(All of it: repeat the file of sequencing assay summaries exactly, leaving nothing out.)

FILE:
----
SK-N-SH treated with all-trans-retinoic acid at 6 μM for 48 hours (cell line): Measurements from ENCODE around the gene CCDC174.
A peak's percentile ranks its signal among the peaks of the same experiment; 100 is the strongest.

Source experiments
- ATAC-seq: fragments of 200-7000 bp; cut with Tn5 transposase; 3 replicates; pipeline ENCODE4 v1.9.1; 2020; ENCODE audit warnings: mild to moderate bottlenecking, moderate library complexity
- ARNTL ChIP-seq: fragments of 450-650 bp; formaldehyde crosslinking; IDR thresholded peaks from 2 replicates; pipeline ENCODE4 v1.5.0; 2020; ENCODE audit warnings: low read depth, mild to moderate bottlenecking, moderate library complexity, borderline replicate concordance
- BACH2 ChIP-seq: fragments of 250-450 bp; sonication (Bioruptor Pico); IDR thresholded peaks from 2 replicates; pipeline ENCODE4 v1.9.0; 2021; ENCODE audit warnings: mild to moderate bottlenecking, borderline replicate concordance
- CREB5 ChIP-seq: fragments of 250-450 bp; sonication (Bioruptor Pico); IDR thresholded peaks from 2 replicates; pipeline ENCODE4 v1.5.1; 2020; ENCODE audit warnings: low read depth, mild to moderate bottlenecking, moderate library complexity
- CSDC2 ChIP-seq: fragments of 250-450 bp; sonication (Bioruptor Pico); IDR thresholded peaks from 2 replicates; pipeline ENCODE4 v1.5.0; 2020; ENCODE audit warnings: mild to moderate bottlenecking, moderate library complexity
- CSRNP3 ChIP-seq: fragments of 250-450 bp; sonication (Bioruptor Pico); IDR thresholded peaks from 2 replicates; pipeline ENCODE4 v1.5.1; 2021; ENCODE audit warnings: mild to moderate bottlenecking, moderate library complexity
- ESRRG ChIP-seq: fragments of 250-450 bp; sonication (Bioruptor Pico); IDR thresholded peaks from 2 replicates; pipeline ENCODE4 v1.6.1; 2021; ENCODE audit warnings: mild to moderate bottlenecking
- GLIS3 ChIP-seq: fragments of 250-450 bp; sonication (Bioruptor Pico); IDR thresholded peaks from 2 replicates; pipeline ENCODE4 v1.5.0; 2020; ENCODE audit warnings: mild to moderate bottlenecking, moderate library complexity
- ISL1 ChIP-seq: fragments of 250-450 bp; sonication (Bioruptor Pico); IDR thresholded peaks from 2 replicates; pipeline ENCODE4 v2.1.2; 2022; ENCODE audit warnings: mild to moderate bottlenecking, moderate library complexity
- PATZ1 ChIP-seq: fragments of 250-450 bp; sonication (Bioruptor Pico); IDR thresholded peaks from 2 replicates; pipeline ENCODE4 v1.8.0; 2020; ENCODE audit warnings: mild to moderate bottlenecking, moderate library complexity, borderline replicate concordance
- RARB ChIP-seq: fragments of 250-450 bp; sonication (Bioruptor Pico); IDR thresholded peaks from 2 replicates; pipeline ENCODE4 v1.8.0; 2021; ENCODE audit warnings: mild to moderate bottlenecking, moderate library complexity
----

SK-N-SH treated with all-trans-retinoic acid at 6 μM for 48 hours (cell line): Measurements from ENCODE around the gene CCDC174.
A peak's percentile ranks its signal among the peaks of the same experiment; 100 is the strongest.

Source experiments
- ATAC-seq: fragments of 200-7000 bp; cut with Tn5 transposase; 3 replicates; pipeline ENCODE4 v1.9.1; 2020; ENCODE audit warnings: mild to moderate bottlenecking, moderate library complexity
- ARNTL ChIP-seq: fragments of 450-650 bp; formaldehyde crosslinking; IDR thresholded peaks from 2 replicates; pipeline ENCODE4 v1.5.0; 2020; ENCODE audit warnings: low read depth, mild to moderate bottlenecking, moderate library complexity, borderline replicate concordance
- BACH2 ChIP-seq: fragments of 250-450 bp; sonication (Bioruptor Pico); IDR thresholded peaks from 2 replicates; pipeline ENCODE4 v1.9.0; 2021; ENCODE audit warnings: mild to moderate bottlenecking, borderline replicate concordance
- CREB5 ChIP-seq: fragments of 250-450 bp; sonication (Bioruptor Pico); IDR thresholded peaks from 2 replicates; pipeline ENCODE4 v1.5.1; 2020; ENCODE audit warnings: low read depth, mild to moderate bottlenecking, moderate library complexity
- CSDC2 ChIP-seq: fragments of 250-450 bp; sonication (Bioruptor Pico); IDR thresholded peaks from 2 replicates; pipeline ENCODE4 v1.5.0; 2020; ENCODE audit warnings: mild to moderate bottlenecking, moderate library complexity
- CSRNP3 ChIP-seq: fragments of 250-450 bp; sonication (Bioruptor Pico); IDR thresholded peaks from 2 replicates; pipeline ENCODE4 v1.5.1; 2021; ENCODE audit warnings: mild to moderate bottlenecking, moderate library complexity
- ESRRG ChIP-seq: fragments of 250-450 bp; sonication (Bioruptor Pico); IDR thresholded peaks from 2 replicates; pipeline ENCODE4 v1.6.1; 2021; ENCODE audit warnings: mild to moderate bottlenecking
- GLIS3 ChIP-seq: fragments of 250-450 bp; sonication (Bioruptor Pico); IDR thresholded peaks from 2 replicates; pipeline ENCODE4 v1.5.0; 2020; ENCODE audit warnings: mild to moderate bottlenecking, moderate library complexity
- ISL1 ChIP-seq: fragments of 250-450 bp; sonication (Bioruptor Pico); IDR thresholded peaks from 2 replicates; pipeline ENCODE4 v2.1.2; 2022; ENCODE audit warnings: mild to moderate bottlenecking, moderate library complexity
- PATZ1 ChIP-seq: fragments of 250-450 bp; sonication (Bioruptor Pico); IDR thresholded peaks from 2 replicates; pipeline ENCODE4 v1.8.0; 2020; ENCODE audit warnings: mild to moderate bottlenecking, moderate library complexity, borderline replicate concordance
- RARB ChIP-seq: fragments of 250-450 bp; sonication (Bioruptor Pico); IDR thresholded peaks from 2 replicates; pipeline ENCODE4 v1.8.0; 2021; ENCODE audit warnings: mild to moderate bottlenecking, moderate library complexity